DIANNE BUT­LER OUT OF THE BOX

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REID’S wor­ried be­cause he only read five books last week. He doesn’t say what those books were. Agatha Christie? Maybe he found he only got through five 19th-cen­tury Rus­sian au­thors with long names, in which case, well, pos­si­bly he is be­com­ing a schiz­o­phrenic. That’s what he’s up­set about.

His mother’s one, you re­alise, and it ap­pears there’s one go­ing around Port­land stab­bing peo­ple un­til they’re good and dead, and so now Reid, what with the headaches and the dis­turbed sleep pat­terns and the not-meet­ing-hisweekly-book-quota, is start­ing to think maybe he’s one, too.

There are, of course, dif­fer­ent types of schizophren­ics. Not all of them of the stab­bing va­ri­ety. This one does three mur­ders and I’ll break it down for you: 31, 41, 71. That’s the num­ber of times he stabs each per­son.

Seventy-one is fairly com­mit­ted, wouldn’t you say? The deaths look like a Man­son fam­ily kind of thing at the be­gin­ning, ‘‘ or the geno­cide in Dar­fur’’, Rossi (Joe Man­tegna) weighs in gravely. Geno­cide in Dar­fur?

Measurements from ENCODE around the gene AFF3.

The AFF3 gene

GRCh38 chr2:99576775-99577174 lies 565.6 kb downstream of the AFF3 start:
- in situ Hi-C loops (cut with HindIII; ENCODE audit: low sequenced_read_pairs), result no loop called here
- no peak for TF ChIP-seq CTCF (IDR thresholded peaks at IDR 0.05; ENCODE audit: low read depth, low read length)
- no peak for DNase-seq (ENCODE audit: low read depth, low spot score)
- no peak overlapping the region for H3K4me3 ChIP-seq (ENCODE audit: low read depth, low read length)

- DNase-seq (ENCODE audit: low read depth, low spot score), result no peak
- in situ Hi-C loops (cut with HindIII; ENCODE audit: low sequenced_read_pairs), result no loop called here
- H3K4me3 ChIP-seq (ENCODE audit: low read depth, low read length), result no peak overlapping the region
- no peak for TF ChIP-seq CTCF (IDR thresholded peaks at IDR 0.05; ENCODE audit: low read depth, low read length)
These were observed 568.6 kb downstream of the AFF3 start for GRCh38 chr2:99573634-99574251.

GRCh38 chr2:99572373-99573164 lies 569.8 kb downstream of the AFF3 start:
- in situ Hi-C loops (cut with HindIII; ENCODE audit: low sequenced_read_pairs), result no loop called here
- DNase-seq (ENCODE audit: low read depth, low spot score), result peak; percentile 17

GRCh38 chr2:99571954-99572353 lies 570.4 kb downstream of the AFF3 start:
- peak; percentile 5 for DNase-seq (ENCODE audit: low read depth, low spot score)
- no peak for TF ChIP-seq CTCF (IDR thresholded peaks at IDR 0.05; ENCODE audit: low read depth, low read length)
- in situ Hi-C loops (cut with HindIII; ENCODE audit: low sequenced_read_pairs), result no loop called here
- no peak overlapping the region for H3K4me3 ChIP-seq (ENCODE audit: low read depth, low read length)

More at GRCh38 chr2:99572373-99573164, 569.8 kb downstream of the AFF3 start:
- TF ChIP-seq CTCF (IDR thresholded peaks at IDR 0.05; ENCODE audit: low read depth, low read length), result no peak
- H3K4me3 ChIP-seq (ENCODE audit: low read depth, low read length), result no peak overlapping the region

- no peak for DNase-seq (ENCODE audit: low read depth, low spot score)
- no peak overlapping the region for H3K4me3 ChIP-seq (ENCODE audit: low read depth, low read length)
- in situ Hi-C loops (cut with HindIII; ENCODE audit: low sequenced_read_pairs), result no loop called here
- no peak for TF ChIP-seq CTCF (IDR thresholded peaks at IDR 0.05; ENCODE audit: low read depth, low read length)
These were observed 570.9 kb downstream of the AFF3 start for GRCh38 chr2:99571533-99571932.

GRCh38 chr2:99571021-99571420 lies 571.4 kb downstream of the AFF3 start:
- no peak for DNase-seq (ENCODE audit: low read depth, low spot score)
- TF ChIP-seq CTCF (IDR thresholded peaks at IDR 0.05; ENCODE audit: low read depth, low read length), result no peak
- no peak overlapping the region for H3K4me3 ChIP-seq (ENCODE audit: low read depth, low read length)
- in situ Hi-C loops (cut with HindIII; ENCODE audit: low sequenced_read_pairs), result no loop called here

That’s this show all over — a pre­ten­tious lot of bol­locks.

They’ve re­placed Pren­tiss, who is ap­par­ently dead, with a

Grave: Joe Man­tegna ‘‘ pro­ba­tion­ary’’ of­fi­cer in the form of Seaver, but she’s no ex­pe­ri­enced pro­filer.

They need one, and they need one now, Hotch tells Rossi as they have cel­e­bra­tory cup­cakes brought in from home by Pene­lope.

She’s not thrilled about all the testos­terone around her now, she says, but she doesn’t seem too con­cerned about be­ing in prox­im­ity to Shemar Moore, you’ll no­tice.

He calls her ‘‘ baby girl’’ in the mid­dle of a deeply im­por­tant meet­ing about stab­bing.

It’s fairly dis­con­cert­ing, yet also ap­pro­pri­ate some­how com­ing from him.

I didn’t mind the end­ing tonight, though. The fi­nal scene — it’s a tiny bit creepy, and I don’t mind a bit of that. Crim­i­nal Minds Chan­nel 7, 8.30pm

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